You Can’t Take It With You

U-haul behind hearse

Today’s Reading – Psalms 46 – 50 (Click on the references to listen to the audio – Click here to view the passage from Blue Letter Bible)

(Second Milers also read – Revelation 1 – 3; Psalms 121 – 125; Proverbs 25)

Listen to this morning’s Scripture song – Ephesians 4:32 

Read the “0625 Evening and Morning” devotion for today, by the late Charles Haddon Spurgeon

“For when he dieth he shall carry nothing away: his glory shall not descend after him.” – (Psalm 49:17)

You have heard it said that you will never see a U-haul behind a hearse, except, of course, in comical pictures like the one above. The bottom line from Psalm 49 is that your accumulated wealth and status in this life will do you no good in eternity, unless your life and wealth have been invested in the cause of Christ and in the lives of others. This Psalm admonishes us to not envy the lifestyles of the rich and famous among us. First of all, we don’t see the whole picture. While they may seem to be enjoying life on the surface, we know that lives that are lived outside of the will of God are not really happy on the inside. There is a lack of inner peace and a void that cannot be filled with the things that this world offers.

I want to be clear to point out, however, that wealth or possessions are not evil in themselves. God blesses His children with some of the non-sinful pleasures in this life. The key, however, is found in v. 20:

“Man that is in honour, and understandeth not, is like the beasts that perish.” – (Psalm 49:20)

Notice that only the man that understandeth not is like the beasts that perish. Honor and wealth, and possessions, etc. are wonderful gifts given by the Lord to the person that “understands” Him and His will. So, go ahead and enjoy the possessions that this life contains, but do not let them possess you, and remember to thank the Lord who gave them to you.

One more thought from today’s reading:

“Whoso offereth praise glorifieth me: and to him that ordereth his conversation aright will I shew the salvation of God.” (Psalm 50:23)

Notice in this verse that works are connected in some way with salvation. I know that almost seems contradictory to everything that we teach about salvation being by grace apart from works (Ephesians 2:8 – 9), but bear with me for a minute as I give you my thoughts on the above verse. I believe that when God begins working in the hearts of believers, they often approach Him through good works. The common misconception of most people is that salvation only comes through good behavior. However, any person who is honest with himself quickly realizes that he cannot be good all the time because he has a sinful nature that is prone to sin. However, to the person who is sincerely trying to please God, God will show him how to be saved, which is only through faith in Christ’s shed blood on the Cross of Calvary as payment for his sins.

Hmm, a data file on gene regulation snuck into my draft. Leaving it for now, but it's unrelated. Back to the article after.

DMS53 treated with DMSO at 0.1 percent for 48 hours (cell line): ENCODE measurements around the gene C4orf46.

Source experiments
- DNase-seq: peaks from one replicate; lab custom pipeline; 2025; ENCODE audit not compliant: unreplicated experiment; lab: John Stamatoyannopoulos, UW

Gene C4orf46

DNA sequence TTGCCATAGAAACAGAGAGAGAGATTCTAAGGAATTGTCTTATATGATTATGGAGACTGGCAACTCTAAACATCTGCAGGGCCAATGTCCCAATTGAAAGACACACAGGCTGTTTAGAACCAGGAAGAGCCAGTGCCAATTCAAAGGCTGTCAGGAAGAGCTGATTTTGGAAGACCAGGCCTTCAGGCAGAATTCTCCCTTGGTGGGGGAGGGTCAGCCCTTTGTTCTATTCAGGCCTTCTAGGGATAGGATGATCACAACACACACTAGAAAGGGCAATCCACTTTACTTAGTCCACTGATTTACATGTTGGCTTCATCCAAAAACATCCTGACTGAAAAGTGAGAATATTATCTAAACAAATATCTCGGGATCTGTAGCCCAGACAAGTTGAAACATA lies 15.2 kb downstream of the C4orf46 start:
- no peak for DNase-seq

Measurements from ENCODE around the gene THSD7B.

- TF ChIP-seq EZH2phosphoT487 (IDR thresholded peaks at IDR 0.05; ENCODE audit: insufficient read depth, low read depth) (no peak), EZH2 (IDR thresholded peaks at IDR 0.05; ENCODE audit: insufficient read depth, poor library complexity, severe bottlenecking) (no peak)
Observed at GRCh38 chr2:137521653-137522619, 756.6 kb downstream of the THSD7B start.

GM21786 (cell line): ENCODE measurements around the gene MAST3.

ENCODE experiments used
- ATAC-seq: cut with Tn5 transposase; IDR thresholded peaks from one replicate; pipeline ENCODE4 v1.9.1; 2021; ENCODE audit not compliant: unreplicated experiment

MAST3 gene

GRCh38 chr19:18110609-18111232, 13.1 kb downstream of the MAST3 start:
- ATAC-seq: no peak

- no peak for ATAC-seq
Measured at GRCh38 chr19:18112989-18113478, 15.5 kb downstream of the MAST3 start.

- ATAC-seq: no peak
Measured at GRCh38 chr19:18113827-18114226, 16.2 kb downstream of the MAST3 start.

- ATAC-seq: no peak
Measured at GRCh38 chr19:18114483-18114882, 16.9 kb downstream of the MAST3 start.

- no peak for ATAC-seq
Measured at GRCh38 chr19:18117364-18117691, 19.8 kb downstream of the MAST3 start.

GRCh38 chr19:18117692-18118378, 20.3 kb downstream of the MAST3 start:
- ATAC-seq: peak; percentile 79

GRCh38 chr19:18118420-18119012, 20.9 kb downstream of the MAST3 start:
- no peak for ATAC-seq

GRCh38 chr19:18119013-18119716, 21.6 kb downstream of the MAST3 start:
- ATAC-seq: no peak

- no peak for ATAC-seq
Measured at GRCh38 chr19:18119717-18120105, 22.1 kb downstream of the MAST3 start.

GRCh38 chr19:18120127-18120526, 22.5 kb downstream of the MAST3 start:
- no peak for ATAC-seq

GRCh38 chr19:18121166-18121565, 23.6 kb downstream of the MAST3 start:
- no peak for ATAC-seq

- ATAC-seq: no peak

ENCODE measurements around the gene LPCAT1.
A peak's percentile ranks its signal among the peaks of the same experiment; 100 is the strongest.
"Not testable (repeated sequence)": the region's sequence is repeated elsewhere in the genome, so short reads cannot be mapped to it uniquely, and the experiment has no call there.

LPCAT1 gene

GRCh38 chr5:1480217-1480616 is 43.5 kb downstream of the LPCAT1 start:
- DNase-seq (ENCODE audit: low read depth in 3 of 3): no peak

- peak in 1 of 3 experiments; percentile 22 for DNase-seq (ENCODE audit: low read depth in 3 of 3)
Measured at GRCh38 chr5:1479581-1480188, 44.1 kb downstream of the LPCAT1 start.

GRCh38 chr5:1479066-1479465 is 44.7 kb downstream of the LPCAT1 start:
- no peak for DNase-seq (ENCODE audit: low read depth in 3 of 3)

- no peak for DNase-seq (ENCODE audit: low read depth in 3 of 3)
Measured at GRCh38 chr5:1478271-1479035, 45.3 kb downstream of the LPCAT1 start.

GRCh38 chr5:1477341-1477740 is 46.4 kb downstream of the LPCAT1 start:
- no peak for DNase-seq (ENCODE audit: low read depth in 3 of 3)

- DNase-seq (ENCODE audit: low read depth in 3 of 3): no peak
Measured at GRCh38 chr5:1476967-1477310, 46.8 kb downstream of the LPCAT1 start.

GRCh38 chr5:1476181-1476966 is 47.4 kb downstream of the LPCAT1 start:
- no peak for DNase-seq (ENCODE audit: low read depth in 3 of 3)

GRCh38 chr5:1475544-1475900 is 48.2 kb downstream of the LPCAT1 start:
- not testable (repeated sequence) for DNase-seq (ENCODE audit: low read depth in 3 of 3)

In the New Testament, there is a story about a Gentile man who was trying to please God. He was centurion named Cornelius (Acts 10). There is a long and wonderful story given about this man’s salvation, but Peter told the man “Cornelius, thy prayer is heard, and thine alms are had in remembrance in the sight of God” (Acts 10:31). Here was a man that was trying to please the Lord the only way that he knew how and then God sent Peter to him to give him the Gospel, explaining to him that the only way to be saved was through faith in the Lord Jesus Christ.

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God Wants To Hear You Sing


Today’s Reading – Psalms 40 – 45 (Click on the references to listen to the audio – Click here to view the passage from Blue Letter Bible)

(Second Milers also read – 2 John, 3 John, Jude; Psalms 116 – 120; Proverbs 24)

Listen to this morning’s Scripture song – Ephesians 4:32

Read the  “0624 Evening and Morning” devotion for today, by the late Charles Haddon Spurgeon

Read a previous post from this morning’s reading – “Thirsty?”

“I waited patiently for the LORD; and he inclined unto me, and heard my cry. He brought me up also out of an horrible pit, out of the miry clay, and set my feet upon a rock, and established my goings. And he hath put a new song in my mouth, even praise unto our God: many shall see it, and fear, and shall trust in the LORD.” (Psalms 40:1-3)

“Serve the LORD with gladness: come before his presence with singing.” (Psalms 100:2)

“Then was our mouth filled with laughter, and our tongue with singing: then said they among the heathen, The LORD hath done great things for them.” (Psalms 126:2)

Christians ought to be a singing people. We are really the only people on this planet that have a reason to sing. David, the writer of Psalm 40 lists the reasons for his song in vs. 1 – 3. He tells us, first of all,  that the Lord inclined unto him, and heard his cry. The word, “incline”, has the idea of bowing down. David was saying that God bowed down, or leaned over, to hear David’s cry. I do not know the reason that David was crying, though I do know that in his lifetime there were many events that would have brought him to tears. This world has a way of beating you down, but isn’t it a great joy to know that God can “incline” to us, give us his full attention, and hear our cries.

God didn’t just listen to David’s problem, however; He fixed it. Notice v. 2 again:

“He brought me up also out of an horrible pit, out of the miry clay, and set my feet upon a rock, and established my goings.” (Psalms 40:2)